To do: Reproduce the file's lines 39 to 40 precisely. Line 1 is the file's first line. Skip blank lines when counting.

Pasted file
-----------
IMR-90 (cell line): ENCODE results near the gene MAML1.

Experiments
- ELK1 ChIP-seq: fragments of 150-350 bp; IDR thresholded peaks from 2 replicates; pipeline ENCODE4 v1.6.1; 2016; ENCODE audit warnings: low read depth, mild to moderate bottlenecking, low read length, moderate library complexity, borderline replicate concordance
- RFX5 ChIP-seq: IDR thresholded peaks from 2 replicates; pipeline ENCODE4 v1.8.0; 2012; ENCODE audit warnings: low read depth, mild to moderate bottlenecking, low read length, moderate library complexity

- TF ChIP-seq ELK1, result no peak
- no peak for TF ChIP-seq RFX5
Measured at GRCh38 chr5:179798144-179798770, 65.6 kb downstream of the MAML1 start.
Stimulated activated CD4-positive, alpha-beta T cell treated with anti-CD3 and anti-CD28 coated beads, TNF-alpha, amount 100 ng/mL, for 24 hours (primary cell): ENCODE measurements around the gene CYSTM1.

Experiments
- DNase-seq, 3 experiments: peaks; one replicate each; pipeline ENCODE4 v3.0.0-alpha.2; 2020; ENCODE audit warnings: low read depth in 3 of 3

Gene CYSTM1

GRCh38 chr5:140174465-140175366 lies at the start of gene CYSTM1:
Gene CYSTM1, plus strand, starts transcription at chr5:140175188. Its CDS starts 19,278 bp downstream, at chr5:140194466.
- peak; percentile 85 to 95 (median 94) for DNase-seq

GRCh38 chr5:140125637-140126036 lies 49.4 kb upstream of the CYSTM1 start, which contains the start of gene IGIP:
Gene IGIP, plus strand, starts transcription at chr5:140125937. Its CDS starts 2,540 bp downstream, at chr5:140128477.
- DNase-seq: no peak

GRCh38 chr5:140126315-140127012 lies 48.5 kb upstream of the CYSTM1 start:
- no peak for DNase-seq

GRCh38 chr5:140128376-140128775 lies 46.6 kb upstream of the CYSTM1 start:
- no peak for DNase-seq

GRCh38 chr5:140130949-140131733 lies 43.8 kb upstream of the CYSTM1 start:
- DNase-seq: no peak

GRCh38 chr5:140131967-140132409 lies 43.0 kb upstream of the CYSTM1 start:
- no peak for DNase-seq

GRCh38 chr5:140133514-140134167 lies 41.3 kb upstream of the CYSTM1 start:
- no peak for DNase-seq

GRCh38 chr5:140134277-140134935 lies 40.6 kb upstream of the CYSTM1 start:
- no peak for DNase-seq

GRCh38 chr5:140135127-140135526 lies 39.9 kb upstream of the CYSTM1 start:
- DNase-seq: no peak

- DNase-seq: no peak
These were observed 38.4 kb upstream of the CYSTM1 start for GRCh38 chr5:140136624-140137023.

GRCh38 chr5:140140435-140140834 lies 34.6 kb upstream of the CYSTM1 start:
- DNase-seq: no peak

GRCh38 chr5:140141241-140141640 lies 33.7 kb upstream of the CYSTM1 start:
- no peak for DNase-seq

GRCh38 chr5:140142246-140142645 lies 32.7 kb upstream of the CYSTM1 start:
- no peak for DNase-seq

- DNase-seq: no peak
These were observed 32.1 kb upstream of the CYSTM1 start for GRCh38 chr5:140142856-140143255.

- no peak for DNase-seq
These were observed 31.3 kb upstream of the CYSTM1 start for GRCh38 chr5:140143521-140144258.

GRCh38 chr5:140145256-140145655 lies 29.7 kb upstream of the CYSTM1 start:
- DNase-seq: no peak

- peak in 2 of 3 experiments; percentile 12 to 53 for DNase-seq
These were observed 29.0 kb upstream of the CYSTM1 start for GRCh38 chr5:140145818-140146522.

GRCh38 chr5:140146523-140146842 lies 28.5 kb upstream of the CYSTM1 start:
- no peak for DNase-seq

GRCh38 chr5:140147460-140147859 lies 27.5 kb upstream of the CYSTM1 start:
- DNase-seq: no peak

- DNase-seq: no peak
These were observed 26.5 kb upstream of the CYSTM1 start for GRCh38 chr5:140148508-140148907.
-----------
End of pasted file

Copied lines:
- no peak for DNase-seq

- DNase-seq: no peak